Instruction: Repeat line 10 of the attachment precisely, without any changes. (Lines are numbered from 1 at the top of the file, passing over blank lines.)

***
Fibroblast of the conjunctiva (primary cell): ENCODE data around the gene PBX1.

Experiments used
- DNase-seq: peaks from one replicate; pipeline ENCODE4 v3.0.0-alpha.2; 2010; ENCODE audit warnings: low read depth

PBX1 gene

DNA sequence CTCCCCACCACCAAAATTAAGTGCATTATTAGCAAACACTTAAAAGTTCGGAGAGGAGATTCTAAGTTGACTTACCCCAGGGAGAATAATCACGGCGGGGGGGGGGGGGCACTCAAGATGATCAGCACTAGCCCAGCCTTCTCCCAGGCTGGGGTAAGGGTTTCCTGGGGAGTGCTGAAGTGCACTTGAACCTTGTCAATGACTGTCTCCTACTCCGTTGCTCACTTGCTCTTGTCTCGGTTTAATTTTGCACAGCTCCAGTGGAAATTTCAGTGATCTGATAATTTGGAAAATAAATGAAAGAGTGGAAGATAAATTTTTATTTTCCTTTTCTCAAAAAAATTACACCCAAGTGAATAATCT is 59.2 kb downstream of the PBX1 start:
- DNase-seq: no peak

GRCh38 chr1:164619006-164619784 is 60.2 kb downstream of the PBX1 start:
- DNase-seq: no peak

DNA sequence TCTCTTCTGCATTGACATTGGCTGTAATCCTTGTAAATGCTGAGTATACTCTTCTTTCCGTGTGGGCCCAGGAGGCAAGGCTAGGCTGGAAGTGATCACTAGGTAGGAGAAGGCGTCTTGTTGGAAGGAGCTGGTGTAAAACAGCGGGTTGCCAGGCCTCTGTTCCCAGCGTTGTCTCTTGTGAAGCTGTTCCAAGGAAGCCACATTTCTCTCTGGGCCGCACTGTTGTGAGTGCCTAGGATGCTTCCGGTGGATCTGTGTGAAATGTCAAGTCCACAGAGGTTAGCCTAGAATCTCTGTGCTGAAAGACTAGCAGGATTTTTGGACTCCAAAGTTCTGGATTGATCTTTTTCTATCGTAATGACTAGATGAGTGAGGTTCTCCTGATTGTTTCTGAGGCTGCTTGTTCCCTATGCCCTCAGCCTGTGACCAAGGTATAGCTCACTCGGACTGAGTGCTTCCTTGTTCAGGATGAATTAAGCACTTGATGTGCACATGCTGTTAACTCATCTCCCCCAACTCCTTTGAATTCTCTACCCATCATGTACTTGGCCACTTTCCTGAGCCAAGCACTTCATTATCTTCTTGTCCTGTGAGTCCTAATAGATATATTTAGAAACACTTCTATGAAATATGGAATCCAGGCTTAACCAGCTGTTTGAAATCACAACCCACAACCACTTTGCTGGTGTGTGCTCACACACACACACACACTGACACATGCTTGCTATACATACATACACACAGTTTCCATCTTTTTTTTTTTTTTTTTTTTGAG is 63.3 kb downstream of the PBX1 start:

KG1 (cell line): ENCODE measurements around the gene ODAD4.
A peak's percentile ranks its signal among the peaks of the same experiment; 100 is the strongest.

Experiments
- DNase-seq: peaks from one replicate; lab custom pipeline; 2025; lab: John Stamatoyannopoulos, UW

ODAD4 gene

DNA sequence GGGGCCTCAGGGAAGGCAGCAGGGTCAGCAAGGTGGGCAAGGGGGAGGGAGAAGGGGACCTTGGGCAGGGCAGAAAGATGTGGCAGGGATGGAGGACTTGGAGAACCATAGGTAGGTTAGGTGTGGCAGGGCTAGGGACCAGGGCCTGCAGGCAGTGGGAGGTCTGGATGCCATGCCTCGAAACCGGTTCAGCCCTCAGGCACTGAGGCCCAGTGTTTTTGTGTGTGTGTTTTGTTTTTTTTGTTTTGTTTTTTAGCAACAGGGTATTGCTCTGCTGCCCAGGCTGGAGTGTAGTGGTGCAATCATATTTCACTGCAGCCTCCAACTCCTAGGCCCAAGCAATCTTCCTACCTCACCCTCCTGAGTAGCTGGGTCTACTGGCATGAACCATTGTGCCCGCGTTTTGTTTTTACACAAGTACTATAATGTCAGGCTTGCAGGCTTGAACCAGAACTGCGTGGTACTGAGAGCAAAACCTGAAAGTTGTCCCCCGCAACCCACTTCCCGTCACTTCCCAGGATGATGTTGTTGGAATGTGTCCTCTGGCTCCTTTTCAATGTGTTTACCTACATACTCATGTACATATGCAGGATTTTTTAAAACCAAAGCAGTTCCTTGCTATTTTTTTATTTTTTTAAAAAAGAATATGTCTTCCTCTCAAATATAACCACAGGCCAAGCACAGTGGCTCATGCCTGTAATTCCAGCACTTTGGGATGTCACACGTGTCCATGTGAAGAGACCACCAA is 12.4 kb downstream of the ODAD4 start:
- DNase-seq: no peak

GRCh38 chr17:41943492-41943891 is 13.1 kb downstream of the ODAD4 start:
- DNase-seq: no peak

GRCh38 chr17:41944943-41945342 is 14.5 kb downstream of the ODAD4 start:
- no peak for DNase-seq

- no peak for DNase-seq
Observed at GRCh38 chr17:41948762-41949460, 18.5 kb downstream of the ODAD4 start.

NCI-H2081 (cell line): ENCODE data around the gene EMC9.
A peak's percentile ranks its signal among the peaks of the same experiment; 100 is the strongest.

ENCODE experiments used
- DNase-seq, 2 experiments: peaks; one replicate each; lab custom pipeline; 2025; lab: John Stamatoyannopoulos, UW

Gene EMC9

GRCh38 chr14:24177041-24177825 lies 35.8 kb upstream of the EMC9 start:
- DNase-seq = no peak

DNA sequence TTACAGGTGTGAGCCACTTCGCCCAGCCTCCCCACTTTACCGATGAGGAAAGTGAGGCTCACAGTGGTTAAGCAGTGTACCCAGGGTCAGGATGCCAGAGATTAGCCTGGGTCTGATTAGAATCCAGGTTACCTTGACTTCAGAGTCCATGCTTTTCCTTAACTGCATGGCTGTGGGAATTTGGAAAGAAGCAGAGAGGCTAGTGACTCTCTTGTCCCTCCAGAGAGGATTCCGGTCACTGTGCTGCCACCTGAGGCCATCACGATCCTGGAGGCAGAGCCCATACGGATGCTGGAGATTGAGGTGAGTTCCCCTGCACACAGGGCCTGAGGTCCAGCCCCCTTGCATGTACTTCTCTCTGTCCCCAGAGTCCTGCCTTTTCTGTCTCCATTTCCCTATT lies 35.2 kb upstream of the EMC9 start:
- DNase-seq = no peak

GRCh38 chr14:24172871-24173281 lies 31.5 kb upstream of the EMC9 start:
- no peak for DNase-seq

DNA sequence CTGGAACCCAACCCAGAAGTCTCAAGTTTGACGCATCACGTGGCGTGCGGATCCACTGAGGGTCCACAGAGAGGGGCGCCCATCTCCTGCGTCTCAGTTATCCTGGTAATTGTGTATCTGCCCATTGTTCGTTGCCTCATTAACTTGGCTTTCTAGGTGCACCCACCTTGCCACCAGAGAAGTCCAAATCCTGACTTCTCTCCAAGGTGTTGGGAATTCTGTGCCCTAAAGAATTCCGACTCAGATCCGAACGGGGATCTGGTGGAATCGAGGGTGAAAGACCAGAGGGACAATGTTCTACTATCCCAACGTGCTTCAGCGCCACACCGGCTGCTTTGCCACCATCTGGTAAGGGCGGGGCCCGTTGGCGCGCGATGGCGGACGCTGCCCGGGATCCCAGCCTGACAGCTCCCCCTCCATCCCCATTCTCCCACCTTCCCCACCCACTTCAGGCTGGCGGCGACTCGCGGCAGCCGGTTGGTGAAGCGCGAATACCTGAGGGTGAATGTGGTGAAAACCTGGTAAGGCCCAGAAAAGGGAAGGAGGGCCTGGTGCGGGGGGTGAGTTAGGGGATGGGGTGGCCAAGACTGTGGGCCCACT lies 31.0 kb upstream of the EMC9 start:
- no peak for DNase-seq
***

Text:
KG1 (cell line): ENCODE measurements around the gene ODAD4.